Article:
President Miloš Zeman’s chancellor, Vratislav Mynář, has been trying to influence decisions at key courts in the country, Respekt reported on Monday. Among the courts that Mr. Mynář attempted to influence were the Constitutional and Supreme Administrative courts, the news weekly said. These activities have been going on for several years and range from the president’s right hand man gathering information about important cases to telling courts how to decide, Respekt alleged. Prague Castle spokesman Jiří Ovčáček reacted to the report by saying that Mr. Mynář had been speaking to the judges in order to inform them about the viewpoints of the president.
The Czech Football Association, which is embroiled in a subsidy scandal, is
believed to have allotted over 100 million crowns without clear rules.
Czech Radio’s flagship news station Radiožurnal says it has now obtained documents showing where the money went and one of the biggest benefactors was the village football club Osvětimany which is the home club of President Zeman’s Chancellor Vratislav Mynář.Mr. Mynář rejected any involvement.
Other overly generous contributions were made to clubs in the Liberec region, where the former head of the Football Association Miroslav Pelta comes from.
Criticism has been sparked by confirmation from the Czech president’s
office that some of his closest aides have travelled to China to find out
the circumstances surrounding the head of the Chinese company CEFC.
The president’s office confirmed Friday that chancellor Vratislav Mynář and economic advisor Martin Nejedlý have flown to Shanghai to find out what has happened to the head of the company Je Jianming who is believed to be under scrutiny for possible corruption.
CEFC was the Chinese company that spearheaded a wave of Chinese investment in the Czech Republic but many of the deals now appear threatened or are on hold. Je Jianming also has the status of advisor to Czech president Miloš Zeman.
The Czech delegation was reported to have returned to Prague on Saturday to brief president Zeman.
Some Czech politicians have said it is totally inappropriate that Czechs should be trying to delve into internal Chinese affairs and have called for a parliamentary committee to raise the issue, according to public broadcaster Czech Television.
The lower house on Wednesday supported a proposal to increase the security
clearance for the president’s chancellor to the highest level. The
proposal, put forward by the Mayors and Independents Party, was approved in
its first reading despite ANO party and the Communist deputies voting
The proposal comes as reaction to the fact the current chancellor, Vratislav Mynář, has been holding the post despite having failed to pass the top-level security clearance. If the amendment is approved, Mr Mynář would have to get the highest level clearance by the end of the year to remain in the post of a chancellor.
The president’s chancellor, Vratislav Mynář, owns property and other
assets worth hundreds of millions of crowns, according to news site iDnes,
citing the chancellor’s tax declaration. The story was also reported by
Czech Radio on Friday.
According to iDnes, the chancellor owns 125 plots of land, shares in Unipetrol and Pražská teplárenská and has around 13.5 million crowns in the bank. He is owed some 60 million crowns he lent to his own companies. The report confirmed he also owned a building at Prague Castle worth around 70 million crowns, a villa in Strašnice, and property in Brno.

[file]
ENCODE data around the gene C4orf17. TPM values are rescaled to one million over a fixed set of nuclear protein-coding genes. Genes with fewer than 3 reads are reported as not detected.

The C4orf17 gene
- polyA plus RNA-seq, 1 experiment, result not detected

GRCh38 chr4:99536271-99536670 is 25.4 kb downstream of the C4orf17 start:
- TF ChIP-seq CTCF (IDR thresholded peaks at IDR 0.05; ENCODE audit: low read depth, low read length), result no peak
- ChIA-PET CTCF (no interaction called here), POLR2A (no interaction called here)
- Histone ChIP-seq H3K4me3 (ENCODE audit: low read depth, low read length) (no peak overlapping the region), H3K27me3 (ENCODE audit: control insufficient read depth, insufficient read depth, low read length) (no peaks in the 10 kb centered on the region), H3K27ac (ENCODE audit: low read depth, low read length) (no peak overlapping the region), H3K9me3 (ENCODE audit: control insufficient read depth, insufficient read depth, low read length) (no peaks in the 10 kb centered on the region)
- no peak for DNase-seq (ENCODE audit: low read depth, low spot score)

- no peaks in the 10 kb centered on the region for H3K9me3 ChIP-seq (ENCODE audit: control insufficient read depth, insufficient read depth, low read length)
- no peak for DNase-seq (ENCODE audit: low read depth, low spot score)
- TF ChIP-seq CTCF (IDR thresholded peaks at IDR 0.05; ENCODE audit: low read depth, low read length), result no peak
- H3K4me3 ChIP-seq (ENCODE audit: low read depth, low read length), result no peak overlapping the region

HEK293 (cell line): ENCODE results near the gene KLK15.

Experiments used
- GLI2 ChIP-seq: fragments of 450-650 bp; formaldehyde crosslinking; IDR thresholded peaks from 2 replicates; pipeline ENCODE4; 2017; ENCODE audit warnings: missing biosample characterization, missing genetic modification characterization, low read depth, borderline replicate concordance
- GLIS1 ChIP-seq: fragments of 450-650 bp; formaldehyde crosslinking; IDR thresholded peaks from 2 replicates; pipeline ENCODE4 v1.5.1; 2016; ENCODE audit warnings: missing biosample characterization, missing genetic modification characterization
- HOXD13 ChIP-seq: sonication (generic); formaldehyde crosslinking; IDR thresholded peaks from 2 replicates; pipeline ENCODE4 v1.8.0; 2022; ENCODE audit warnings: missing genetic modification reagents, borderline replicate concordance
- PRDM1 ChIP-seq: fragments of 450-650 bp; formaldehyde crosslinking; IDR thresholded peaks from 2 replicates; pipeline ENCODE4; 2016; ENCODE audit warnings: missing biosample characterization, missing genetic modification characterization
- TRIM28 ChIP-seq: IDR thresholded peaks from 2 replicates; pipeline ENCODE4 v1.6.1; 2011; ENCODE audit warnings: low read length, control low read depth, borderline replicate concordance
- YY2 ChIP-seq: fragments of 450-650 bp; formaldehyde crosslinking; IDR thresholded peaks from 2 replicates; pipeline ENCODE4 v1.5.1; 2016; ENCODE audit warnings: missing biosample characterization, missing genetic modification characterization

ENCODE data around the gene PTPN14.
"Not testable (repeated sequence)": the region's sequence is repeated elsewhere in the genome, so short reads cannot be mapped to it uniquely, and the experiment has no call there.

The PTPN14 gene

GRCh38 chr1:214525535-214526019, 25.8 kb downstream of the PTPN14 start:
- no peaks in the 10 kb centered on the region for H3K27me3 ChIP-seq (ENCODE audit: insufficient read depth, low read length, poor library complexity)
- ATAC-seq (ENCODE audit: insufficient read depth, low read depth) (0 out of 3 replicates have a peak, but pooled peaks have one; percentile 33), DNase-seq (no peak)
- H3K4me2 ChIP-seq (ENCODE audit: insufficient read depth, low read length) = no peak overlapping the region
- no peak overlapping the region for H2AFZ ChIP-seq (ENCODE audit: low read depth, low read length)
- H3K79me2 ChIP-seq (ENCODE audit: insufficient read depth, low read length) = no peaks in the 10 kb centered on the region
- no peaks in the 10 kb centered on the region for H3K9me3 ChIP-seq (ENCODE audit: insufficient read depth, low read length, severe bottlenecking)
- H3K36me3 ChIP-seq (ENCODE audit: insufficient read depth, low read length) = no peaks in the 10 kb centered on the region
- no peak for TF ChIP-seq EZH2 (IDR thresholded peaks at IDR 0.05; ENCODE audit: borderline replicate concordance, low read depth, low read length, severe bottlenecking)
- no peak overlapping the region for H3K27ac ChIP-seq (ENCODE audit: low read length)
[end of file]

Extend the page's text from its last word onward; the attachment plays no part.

The chancellor has routinely made headlines since the start of his tenure – and faced continued criticism – for not having the level of security clearance required for the post.
Trust in the country’s president, Miloš Zeman, has fallen to its lowest in the past 12 months, a poll - conducted on the heels of Czech-born Holocaust survivor George Brady being overlooked for a state distinction - suggests. Other missteps or scandals since, including the latest involving the outgoing head of protocol at Prague Castle, could negatively impact the numbers further.
The president’s chancellor, Vratislav Mynář, has described a court decision handed down on Thursday as a “3:1 win” for the Czech head-of-state. While the court on Thursday upheld an earlier ruling ordering President Zeman to apologise to the granddaughter of Czech journalist Ferdinand Peroutka (for claiming Mr Perouka once wrote an article describing Adolf Hitler as a gentleman) the judge likewise ruled that the president did not have to apologize for his claim that Peroutka was fascinated by Nazism or for saying that one of his articles was openly anti-Semitic. The president’s chancellor Vratislav Mynář said that although the “Hitler was a gentleman” article was never found, it did not mean “it did not exist”.
The National Security Office has rejected an appeal from the president’s chancellor, Vratislav Mynář, over the office’ s rejection of his application for top level security clearance, Czech Television reported on Tuesday, adding that Mr Mynář will now appeal the decision at a court. Mr Mynář previously said that he expected the verdict. The spokesman of the president, Jiří Ovčáček, told the Czech News Agency on Tuesday that Miloš Zeman will not dismiss the chancellor until he has exhausted all avenues of appeal, including at the Supreme Administrative Court.